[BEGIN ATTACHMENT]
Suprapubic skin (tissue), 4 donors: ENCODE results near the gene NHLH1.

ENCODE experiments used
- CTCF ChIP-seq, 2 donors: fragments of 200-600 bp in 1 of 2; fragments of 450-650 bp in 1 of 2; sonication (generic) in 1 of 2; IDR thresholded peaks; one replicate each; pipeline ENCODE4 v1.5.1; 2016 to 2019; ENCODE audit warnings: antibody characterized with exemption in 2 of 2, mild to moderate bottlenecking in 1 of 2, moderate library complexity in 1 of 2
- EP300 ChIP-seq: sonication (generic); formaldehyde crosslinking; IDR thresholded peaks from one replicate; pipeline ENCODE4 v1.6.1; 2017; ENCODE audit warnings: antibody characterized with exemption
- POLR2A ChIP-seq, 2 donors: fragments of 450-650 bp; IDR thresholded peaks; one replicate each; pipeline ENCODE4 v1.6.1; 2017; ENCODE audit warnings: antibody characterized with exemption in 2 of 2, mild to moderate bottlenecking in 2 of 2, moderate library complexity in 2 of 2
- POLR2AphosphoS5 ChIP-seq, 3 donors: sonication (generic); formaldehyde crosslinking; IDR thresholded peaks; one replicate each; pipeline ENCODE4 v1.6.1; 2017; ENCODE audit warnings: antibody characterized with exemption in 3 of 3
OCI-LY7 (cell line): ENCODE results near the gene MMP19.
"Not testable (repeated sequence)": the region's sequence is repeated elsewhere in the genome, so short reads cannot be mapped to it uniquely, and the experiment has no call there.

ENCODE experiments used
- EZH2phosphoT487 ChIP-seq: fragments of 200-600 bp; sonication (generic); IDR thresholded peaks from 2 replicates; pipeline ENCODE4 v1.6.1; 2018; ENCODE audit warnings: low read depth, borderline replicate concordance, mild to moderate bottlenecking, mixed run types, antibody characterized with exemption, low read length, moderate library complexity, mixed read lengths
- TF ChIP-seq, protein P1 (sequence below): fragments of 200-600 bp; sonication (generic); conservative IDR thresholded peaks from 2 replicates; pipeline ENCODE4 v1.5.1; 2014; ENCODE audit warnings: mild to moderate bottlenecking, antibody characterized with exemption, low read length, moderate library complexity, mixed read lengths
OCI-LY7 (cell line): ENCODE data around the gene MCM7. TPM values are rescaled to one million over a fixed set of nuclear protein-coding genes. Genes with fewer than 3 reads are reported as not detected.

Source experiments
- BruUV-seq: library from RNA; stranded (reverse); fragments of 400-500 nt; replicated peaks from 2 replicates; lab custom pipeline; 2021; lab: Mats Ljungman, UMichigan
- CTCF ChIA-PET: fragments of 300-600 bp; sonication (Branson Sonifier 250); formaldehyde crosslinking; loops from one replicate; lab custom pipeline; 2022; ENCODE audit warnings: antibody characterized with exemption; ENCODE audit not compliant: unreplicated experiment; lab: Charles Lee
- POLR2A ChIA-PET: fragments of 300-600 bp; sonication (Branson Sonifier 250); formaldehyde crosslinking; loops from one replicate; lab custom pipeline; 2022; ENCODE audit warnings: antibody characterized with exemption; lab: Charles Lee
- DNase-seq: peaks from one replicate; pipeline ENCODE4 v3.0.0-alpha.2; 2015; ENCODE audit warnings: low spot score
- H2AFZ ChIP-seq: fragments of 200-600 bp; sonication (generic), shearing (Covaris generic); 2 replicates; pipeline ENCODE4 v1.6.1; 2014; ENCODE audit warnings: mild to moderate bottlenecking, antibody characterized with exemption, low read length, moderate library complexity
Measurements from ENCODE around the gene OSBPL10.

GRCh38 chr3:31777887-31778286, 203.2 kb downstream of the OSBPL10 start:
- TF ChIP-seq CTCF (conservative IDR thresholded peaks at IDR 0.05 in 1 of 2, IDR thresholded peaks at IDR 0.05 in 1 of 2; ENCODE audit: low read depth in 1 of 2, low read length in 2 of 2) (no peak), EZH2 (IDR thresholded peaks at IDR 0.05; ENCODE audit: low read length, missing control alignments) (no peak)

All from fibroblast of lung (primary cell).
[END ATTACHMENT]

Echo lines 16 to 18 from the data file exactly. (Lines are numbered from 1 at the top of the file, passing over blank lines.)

- POLR2A ChIA-PET: fragments of 300-600 bp; sonication (Branson Sonifier 250); formaldehyde crosslinking; loops from one replicate; lab custom pipeline; 2022; ENCODE audit warnings: antibody characterized with exemption; lab: Charles Lee
- DNase-seq: peaks from one replicate; pipeline ENCODE4 v3.0.0-alpha.2; 2015; ENCODE audit warnings: low spot score
- H2AFZ ChIP-seq: fragments of 200-600 bp; sonication (generic), shearing (Covaris generic); 2 replicates; pipeline ENCODE4 v1.6.1; 2014; ENCODE audit warnings: mild to moderate bottlenecking, antibody characterized with exemption, low read length, moderate library complexity